Funding Sought for Trail Linking Coasts in Costa Rica

James Drews | 20th May 2017 | Share
Funding Sought for Trail Linking Coasts in Costa Rica

Asociación Mar a Mar (which translates to “The Sea to Sea Association”) is a not-for-profit group in Costa Rica that is developing a one-of-a-kind outdoor experience. The project, which is El Camino de Costa Rica, is a massive linked trail system whereby hikers would navigate the country, going from the Atlantic Ocean to the Pacific in just a two-week period. To complete the project, Mar a Mar is looking for funding through IndieGoGo.

Representatives from Mar a Mar made it clear on their IndieGoGo page that the ultimate goal is to encourage every hiker from around the globe to at some point in their lifetime walk the entire El Camino de Costa Rica, or at minimum, walk a portion of it. Being hailed a “new international tourism opportunity,” this 155-mile trail linking system would provide hikers with incredible challenges but also allow visitors to have a first-hand experience of the many cultural and natural attractions in Costa Rica.

With opportunities that tourism offers to many coastal Costa Rican towns, this trail would make it possible for remote rural areas to participate in economic growth. As part of traveling down the trail, hikers would go through isolated towns, stopping for overnight lodging, food, and various supplies. One of the primary goals of this project is to support the inclusive economic development of these towns.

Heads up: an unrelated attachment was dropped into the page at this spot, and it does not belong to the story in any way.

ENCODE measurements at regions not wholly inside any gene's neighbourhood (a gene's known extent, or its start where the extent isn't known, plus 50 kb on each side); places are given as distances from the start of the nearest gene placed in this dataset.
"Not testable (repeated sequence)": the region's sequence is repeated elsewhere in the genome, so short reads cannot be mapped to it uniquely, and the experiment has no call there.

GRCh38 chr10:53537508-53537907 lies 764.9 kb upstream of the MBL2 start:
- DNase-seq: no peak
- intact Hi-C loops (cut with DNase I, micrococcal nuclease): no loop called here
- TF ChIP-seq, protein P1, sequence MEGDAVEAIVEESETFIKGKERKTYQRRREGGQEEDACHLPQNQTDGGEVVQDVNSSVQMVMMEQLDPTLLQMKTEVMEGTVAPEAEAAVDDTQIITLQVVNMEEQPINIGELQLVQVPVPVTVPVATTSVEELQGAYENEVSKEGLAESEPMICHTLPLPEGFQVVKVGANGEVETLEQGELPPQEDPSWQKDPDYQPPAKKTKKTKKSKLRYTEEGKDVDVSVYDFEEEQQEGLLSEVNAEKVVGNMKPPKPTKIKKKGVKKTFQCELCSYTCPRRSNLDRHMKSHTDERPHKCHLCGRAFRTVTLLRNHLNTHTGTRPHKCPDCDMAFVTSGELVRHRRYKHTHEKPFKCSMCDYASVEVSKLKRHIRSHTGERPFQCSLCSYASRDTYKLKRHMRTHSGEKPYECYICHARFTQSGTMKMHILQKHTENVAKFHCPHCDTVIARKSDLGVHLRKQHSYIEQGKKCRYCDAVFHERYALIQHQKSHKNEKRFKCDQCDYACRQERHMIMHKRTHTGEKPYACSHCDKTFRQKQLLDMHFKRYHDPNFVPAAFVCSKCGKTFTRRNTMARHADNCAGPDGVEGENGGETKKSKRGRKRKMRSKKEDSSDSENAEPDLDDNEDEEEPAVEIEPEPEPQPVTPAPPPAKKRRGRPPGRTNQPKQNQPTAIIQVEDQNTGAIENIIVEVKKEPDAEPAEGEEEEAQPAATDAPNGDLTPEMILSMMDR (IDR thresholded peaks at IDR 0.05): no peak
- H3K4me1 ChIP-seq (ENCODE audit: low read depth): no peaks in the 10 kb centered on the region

Established in November of 2016 as a non-profit Costa Rican association, Mar a Mar is comprised of 22 partners. These include tourism operators, business leaders, various local leaders, and even hikers. Within the past 12 months, this group has been extremely successful in promoting their idea with governmental agencies and naturalists in Costa Rica, all of whom are supportive.

To lay the groundwork, the partners of Mar a Mar have come together and established solid relationships in towns that run the length of the trail that can offer lodging. They have also established relationships with leaders in the community and cooperatives like Coopearruco located in Crosi.

Not only will the El Camino de Costa Rica linked trail system go on public roads, it will meander through indigenous lands. In all, there are 15 towns that would provide overnight lodging for hikers. Within the past year, trail organizers guided visitors on day hikes, covering 7 of the 15 sections. They also proudly watched as the first hiker completed the entire trail in February. These organizers said that all but 5 of the 15 towns were able to accommodate a minimum of 20 tourists.

Although things are going smoothly, the trail is clearly mapped at ground level, and anticipation is high, there are still a few obstacles to work around. For example, funding is needed for a project manager whose responsibility it would be to leverage funds for marking, maintenance, and improving the El Camino de Costa Rica linked trail system, including various safety features during the rainy season like bridges.

Promoting carbon neutral tourism, which is sustainable and affordable, is something that this linked trail system will accomplish. In addition, the tourism would greatly respect cultural traditions and the natural environment of Costa Rica. Indigenous communities will start to benefit from this project, marking the first time they have been included.
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